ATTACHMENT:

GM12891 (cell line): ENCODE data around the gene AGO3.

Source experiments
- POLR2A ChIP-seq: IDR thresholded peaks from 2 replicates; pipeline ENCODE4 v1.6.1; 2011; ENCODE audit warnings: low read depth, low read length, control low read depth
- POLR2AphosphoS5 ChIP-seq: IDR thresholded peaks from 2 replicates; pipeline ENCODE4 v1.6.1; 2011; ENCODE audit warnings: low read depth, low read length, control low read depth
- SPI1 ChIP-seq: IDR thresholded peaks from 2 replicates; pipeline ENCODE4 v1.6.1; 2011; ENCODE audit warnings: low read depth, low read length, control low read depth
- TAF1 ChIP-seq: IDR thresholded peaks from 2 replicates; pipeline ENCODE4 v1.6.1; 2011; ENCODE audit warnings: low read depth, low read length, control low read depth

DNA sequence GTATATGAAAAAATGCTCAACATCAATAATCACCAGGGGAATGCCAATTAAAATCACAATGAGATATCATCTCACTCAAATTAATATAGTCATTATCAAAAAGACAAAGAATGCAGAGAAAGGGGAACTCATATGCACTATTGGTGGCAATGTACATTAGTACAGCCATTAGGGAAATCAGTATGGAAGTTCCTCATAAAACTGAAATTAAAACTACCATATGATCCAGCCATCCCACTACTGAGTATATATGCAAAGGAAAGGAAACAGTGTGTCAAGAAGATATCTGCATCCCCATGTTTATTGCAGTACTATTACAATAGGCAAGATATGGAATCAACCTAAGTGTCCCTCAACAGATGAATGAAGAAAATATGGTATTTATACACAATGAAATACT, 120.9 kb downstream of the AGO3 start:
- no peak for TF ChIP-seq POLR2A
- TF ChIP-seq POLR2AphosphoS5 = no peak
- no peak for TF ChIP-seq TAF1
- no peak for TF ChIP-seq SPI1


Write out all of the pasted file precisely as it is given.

GM12891 (cell line): ENCODE data around the gene AGO3.

Source experiments
- POLR2A ChIP-seq: IDR thresholded peaks from 2 replicates; pipeline ENCODE4 v1.6.1; 2011; ENCODE audit warnings: low read depth, low read length, control low read depth
- POLR2AphosphoS5 ChIP-seq: IDR thresholded peaks from 2 replicates; pipeline ENCODE4 v1.6.1; 2011; ENCODE audit warnings: low read depth, low read length, control low read depth
- SPI1 ChIP-seq: IDR thresholded peaks from 2 replicates; pipeline ENCODE4 v1.6.1; 2011; ENCODE audit warnings: low read depth, low read length, control low read depth
- TAF1 ChIP-seq: IDR thresholded peaks from 2 replicates; pipeline ENCODE4 v1.6.1; 2011; ENCODE audit warnings: low read depth, low read length, control low read depth

DNA sequence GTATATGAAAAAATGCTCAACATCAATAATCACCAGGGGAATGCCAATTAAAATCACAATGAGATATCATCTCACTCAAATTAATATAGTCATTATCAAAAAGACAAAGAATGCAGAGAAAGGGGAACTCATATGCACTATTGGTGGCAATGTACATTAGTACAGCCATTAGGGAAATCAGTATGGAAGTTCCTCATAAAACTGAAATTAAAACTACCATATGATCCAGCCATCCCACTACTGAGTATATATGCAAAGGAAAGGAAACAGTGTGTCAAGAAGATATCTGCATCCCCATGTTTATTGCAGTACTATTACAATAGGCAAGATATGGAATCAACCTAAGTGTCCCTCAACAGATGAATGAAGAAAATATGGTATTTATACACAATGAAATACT, 120.9 kb downstream of the AGO3 start:
- no peak for TF ChIP-seq POLR2A
- TF ChIP-seq POLR2AphosphoS5 = no peak
- no peak for TF ChIP-seq TAF1
- no peak for TF ChIP-seq SPI1